Romania has a major problem (among others). It is unable to absorb billions of euros from the EU because of the heavily politicized network of institutions in charge of managing said funds. Politicians can’t touch the EU funds with their “magic wand” (aka make the money disappear) because of strict rules: the money has to be accounted for, and those who don’t play by the rules will be punished.
That’s why the EUR 33 billion allocated to Romania from the EU Recovery Plan exists only in theory: The money won’t be absorbed by the country because it must be invested, and since the rules don’t allow for political control, it won’t be in the politicians’ interest to apply for such funding.
We just have to take a look at the country’s absorption of European funds over the past few years: Romania has a rate of 32 percent for the 2014-2020 programming period, which is way below the European average, as the Minister of European Funds Roxana Minzatu highlighted at a press conference last October.
Analyzing Romania’s performance in EU fund absorption, Cezar Petre, the president of the College of Construction Site Supervisors, has noticed a major problem: Billions of euros were allocated to the country for investment, but only 30 percent of the total were absorbed, and only a fraction of the grants awarded reached their intended destination, various investments. The rest was spent on things that won’t add value to the economy as a whole.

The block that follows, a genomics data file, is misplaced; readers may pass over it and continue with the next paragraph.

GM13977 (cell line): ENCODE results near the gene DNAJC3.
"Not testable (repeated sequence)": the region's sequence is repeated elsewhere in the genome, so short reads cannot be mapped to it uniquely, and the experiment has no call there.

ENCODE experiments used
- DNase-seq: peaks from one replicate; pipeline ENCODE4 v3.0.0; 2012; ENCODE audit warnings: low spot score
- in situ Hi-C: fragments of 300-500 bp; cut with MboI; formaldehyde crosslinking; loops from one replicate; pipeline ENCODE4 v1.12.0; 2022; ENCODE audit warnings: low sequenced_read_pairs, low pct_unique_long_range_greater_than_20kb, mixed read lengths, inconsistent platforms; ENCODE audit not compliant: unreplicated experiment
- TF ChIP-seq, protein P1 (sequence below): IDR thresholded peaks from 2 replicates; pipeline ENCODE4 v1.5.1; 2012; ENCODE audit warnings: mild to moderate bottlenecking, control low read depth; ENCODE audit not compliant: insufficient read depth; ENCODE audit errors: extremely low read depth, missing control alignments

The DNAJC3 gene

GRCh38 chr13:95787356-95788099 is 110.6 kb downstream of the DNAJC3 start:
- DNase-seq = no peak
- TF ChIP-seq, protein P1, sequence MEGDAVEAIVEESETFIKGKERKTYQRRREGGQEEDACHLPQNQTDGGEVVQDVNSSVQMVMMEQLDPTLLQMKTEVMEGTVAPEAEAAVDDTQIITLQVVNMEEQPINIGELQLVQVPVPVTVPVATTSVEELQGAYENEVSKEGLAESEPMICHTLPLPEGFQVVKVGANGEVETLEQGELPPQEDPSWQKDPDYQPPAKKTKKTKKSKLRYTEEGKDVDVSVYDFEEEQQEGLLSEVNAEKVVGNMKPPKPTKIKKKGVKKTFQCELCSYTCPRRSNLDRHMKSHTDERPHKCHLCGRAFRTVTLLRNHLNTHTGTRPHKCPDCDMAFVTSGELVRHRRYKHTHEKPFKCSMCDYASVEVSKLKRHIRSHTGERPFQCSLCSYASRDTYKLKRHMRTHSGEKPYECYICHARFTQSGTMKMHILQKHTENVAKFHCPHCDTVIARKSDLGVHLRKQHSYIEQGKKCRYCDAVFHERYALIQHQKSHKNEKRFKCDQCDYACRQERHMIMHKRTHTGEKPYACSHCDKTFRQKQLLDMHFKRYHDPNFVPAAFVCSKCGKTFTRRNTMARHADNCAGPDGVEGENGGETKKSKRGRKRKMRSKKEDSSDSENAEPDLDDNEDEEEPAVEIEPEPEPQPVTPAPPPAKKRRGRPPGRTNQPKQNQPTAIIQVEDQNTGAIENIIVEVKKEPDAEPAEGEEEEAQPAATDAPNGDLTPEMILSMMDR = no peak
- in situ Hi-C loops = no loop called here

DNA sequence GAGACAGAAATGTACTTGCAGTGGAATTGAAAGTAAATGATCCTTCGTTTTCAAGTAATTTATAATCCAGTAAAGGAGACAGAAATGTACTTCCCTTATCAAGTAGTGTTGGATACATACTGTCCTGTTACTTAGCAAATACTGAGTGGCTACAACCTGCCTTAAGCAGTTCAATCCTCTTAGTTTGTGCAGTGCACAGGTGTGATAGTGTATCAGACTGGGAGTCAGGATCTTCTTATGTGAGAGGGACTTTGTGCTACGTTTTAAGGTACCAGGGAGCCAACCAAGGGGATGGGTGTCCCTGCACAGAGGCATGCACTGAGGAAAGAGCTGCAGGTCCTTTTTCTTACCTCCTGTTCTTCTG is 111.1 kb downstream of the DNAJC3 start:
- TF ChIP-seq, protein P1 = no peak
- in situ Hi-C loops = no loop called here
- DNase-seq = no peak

The majority of public investments are orchestrated through a national program called PNDL (Romanian: Programul naţional de dezvoltare locală, English: National Program for Local Development). This program is extremely politicized and used by the governing powers for their own local interest, Petre writes. On the other hand, EU funds can’t be used for such purposes because the rules are very strict. The National Anticorruption Directorate (DNA) had prosecuted politicians involved in the diversion of EU funds. Unfortunately, the DNA has been decapitated, Petre adds.
So, what does the EUR 33 billion in aid from the EU’s Recovery Plan mean for Romania? It means billions of euros exist only in theory because governing politicians won’t even try to absorb them, as they can’t use the money to their own advantage, Petre concludes.